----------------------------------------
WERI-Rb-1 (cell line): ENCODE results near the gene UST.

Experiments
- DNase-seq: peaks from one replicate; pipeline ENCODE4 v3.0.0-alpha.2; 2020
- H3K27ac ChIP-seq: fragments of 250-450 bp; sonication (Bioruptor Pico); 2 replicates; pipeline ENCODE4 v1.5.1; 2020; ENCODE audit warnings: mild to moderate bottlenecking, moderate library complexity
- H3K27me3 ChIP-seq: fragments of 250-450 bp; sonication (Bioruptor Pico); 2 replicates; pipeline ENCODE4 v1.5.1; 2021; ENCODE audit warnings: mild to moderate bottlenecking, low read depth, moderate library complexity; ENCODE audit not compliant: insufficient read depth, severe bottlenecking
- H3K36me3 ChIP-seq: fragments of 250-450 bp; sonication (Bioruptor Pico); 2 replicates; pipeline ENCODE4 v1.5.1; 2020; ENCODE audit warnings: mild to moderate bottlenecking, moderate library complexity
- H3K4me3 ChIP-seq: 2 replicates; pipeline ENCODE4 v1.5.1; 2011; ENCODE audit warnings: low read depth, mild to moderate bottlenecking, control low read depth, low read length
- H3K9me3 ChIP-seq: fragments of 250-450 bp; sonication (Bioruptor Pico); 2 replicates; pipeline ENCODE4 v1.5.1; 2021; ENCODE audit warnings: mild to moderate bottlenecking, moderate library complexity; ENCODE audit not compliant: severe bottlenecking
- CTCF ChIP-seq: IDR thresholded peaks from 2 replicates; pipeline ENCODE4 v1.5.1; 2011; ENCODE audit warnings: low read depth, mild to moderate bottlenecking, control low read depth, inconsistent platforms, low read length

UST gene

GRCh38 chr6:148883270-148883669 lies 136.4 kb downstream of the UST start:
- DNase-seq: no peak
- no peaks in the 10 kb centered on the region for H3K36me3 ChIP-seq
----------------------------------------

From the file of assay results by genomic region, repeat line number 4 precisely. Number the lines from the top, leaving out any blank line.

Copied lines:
- H3K27ac ChIP-seq: fragments of 250-450 bp; sonication (Bioruptor Pico); 2 replicates; pipeline ENCODE4 v1.5.1; 2020; ENCODE audit warnings: mild to moderate bottlenecking, moderate library complexity